FIG. 24 is a graph of the beam intensity as a function of electric current (driving current) applied to the semiconductor laser. The beam intensity increases in proportion to the applied current when the applied current exceeds the threshold level Ith. The difference between the maximum current Im for obtaining the prescribed beam intensity and the threshold current Ith is divided by n (255 in this example), and the driving current is changed in a stepwise manner based on the variable data. As has been explained in connection FIG. 20, the driving current of one of the light-emitting sources is gradually decreased from the maximum current Im to the threshold Ith from the writing start position to the writing end position in the fast scan direction, upon a trigger of the sync detection signal. On the other hand, for the other light-emitting source, the driving current is gradually increased from Ith to Im from the writing start position to the writing end position.

In general, LD driving unit 606 (FIG. 22) carries out feedback control for adjusting the driving current so as to keep the beam intensity constant based on the monitor signal from the semiconductor laser. This is because the threshold Ith and the maximum current Im fluctuate for the same beam intensity, due to temperature change in the casing. Without the feedback control, the beam intensity differs between at a low temperature and a high temperature, which causes the image density to vary.

To avoid this, a change in the driving current Im′ that achieves a predetermined output of the monitor signal is always added as the bias ΔIth of the threshold current to the driving current.

Next, the second method, that is, a technique of changing the pulse width (or the pixel clock fm) of the beam is explained.

In the clock pulse generating unit 607 (FIG. 22), the clock pulse generator counts the divided clock produced by dividing the reference clock f0 at the programmable divider, based on the variable data from the writing controller 609, and generates a PLL reference signal fa having a pulse width corresponding to k clocks. The PLL circuit of the clock pulse generating unit 607 selects a phase from the reference clock and outputs the pixel clock fk. As the pulse width is large, the diameter of the latent image increases. The smaller the pulse width, the smaller the latent image is. Accordingly, by changing the pulse width along the fast scan line in a stepwise manner, a latent image with an arbitrary diameter can be formed based on the variable data. For one of the light-emitting sources, the diameter of the latent image is decreased from one-dot size from the writing start position to the writing end position in the fast scan direction, upon a trigger of a sync detection signal. For the other of the light-emitting sources, the diameter is increased to one-dot size from the writing start position to the writing end position.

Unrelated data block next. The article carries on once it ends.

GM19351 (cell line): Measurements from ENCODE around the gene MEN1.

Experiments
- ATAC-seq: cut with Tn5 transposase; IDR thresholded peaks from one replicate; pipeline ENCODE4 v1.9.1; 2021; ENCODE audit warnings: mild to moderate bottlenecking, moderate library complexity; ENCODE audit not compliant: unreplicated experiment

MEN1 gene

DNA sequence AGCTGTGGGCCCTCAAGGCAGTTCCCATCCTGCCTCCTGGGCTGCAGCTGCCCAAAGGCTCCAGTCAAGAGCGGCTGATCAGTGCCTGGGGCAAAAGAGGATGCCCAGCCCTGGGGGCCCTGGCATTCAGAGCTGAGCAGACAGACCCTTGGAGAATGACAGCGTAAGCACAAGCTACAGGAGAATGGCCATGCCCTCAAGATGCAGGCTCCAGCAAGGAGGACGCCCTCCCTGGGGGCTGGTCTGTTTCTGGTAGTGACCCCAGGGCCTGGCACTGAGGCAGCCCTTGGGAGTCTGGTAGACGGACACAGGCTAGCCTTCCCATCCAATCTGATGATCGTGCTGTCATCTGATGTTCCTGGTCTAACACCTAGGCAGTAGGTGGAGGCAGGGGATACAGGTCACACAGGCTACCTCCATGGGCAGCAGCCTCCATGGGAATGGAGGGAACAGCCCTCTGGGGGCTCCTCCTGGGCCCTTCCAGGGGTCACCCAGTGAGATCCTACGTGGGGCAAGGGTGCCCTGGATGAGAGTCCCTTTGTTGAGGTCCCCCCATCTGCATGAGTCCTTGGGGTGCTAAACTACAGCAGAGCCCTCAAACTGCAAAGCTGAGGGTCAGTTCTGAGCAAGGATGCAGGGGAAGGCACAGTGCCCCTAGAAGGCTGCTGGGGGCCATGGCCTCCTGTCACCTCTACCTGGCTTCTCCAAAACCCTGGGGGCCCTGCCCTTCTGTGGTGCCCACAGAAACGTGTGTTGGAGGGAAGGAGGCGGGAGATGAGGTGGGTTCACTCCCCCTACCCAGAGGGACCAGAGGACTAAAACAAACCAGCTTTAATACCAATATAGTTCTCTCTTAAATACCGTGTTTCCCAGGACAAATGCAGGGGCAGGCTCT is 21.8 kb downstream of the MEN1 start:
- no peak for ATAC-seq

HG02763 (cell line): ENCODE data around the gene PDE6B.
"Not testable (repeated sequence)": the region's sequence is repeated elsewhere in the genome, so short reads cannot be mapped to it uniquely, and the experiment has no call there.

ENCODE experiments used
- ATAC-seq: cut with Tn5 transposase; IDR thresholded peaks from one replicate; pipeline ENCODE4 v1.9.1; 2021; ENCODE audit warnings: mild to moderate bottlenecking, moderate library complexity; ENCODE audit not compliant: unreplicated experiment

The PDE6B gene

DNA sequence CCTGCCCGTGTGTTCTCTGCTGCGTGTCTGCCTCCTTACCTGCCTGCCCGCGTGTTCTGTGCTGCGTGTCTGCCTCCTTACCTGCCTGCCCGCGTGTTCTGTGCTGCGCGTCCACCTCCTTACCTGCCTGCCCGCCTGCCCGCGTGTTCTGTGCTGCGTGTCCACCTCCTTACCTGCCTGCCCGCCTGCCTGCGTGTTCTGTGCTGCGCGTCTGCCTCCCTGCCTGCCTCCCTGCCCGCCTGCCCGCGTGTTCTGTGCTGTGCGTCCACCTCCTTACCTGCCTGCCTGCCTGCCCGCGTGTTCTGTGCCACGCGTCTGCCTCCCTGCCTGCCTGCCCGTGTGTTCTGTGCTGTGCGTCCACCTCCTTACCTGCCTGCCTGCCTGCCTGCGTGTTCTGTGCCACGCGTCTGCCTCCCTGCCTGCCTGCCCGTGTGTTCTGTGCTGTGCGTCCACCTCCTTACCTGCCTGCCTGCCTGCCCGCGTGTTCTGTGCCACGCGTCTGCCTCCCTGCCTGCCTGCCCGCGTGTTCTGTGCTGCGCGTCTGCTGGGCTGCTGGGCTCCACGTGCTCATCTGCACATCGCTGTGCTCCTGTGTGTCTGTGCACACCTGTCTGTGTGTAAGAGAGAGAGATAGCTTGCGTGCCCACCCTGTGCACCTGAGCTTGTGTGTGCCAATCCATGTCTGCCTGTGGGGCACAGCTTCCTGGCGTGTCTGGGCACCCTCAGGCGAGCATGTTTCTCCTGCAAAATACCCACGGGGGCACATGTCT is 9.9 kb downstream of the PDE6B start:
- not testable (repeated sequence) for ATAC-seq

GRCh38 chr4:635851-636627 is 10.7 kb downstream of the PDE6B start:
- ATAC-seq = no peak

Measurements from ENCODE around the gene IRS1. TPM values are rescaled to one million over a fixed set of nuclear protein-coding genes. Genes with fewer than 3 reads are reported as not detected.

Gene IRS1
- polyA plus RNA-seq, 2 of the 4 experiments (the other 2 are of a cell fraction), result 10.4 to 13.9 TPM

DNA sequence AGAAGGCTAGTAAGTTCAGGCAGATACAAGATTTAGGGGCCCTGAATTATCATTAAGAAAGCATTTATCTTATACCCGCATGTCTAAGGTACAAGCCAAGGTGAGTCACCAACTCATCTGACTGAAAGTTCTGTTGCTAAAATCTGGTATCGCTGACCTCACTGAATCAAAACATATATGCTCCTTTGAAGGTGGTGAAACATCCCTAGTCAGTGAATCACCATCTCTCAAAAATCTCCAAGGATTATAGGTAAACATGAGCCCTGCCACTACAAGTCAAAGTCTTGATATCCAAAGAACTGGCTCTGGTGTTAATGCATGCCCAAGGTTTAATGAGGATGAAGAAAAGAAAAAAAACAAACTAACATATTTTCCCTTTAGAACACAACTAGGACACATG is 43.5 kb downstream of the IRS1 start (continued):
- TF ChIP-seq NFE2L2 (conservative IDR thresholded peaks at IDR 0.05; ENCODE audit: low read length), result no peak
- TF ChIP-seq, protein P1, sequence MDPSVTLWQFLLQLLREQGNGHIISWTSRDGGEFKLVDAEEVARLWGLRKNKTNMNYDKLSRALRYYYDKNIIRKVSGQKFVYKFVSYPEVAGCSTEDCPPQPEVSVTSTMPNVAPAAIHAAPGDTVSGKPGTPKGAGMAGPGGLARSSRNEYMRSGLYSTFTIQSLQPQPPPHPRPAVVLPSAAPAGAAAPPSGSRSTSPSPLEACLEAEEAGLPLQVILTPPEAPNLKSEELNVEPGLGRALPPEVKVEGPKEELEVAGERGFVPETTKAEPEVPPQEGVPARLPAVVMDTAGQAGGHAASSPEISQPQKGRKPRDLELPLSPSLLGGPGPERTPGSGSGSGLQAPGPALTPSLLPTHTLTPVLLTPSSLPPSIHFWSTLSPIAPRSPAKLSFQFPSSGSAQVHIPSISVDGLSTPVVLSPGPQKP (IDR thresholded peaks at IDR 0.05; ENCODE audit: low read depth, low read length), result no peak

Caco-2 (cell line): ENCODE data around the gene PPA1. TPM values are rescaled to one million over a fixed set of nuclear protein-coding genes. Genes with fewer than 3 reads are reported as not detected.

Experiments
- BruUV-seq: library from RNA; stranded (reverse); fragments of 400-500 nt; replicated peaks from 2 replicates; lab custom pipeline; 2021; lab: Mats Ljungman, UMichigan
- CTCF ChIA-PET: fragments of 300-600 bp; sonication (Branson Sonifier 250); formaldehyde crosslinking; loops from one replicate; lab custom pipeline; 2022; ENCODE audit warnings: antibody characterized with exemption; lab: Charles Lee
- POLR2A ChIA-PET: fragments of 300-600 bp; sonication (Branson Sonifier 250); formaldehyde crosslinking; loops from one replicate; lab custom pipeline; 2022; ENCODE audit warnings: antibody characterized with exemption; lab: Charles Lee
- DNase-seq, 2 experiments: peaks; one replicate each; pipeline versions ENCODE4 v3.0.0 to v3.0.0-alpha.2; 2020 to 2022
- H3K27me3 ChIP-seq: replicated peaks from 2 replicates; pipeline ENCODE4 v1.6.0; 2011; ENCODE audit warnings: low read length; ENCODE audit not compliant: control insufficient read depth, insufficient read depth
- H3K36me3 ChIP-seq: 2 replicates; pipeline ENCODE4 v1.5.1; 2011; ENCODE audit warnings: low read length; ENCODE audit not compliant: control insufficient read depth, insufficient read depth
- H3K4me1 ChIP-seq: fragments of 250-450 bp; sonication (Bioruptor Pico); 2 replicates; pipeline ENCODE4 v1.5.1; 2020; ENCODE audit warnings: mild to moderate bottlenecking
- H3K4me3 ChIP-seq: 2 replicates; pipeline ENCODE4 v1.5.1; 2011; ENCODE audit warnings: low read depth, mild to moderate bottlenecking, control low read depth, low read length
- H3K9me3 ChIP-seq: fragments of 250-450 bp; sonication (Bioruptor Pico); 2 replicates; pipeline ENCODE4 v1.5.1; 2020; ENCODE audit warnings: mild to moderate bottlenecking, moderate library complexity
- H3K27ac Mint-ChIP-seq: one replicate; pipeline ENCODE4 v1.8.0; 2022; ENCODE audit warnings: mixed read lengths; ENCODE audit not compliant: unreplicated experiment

Since the moving mirror is made to oscillate by resonance, scanning angle θ varies in a sinusoidal way. On the other hand, it is necessary to print dots at a uniform interval in the fast scan direction on the photosensitive drum (as the scanned plane). The imaging characteristic of the scanning lens has to be corrected such that the scanning length per unit scanning angle (dH/dθ) is in proportion to sin−1 θ/θ0. In other words, the direction of the light beam has to be corrected such that the scanning speed increases at an accelerated pace from the center toward the end of the image. Since a scanning lens having a power distribution that brings the focusing point away from the center toward the periphery is used, the diameter of the beam spot also increases toward the periphery. Accordingly, increasing the effective scanning range θs with respect to the maximum oscillation θ0 is limited by the requirement for a uniform beam spot.

To overcome this problem, in this embodiment, the phase for each pixel is adjusted so as to change from a faster phase to a delayed phase in a stepwise manner from the writing start position to the writing end position, as illustrated in the bottom graph of FIG. 25. At the same time, the pulse width for each pixel is adjusted so as to decrease from the writing stat position to the center and to increase from center to the writing end position in a stepwise manner, as illustrated in the top graph of FIG. 25. Such control can be achieved by a pixel clock fm given to the LD driving unit 606. With this arrangement, the workload of the scanning lens can be reduced by adding electric correction, and the scan efficiency is improved. This control is executed based on regulation of the pulse width and phase so that the dot size (the diameter of the dot) corresponding to a pixel becomes uniform. By producing a pulse with prorated pulse width corresponding to a pixel, variation in the diameter of the latent image can be corrected easily, without adding a new control circuit.

As has been described above, the torsion bar of the vibrating mirror is coupled to the moving mirror at connecting positions offset from the rotational axis by a distance r/2 in opposite directions so as to satisfy r>A/6, where A is the width of the moving mirror perpendicular to the rotational axis. With this arrangement, the rotational driving force propagating through the torsion bar can act on the periphery of the mirror, approaching the center of the distribution of inertial force acting on the mirror substrate. Consequently, the surface deformation can be reduced even if the mirror size increases, and degradation of the imaging performance of the deflected light beam can be prevented.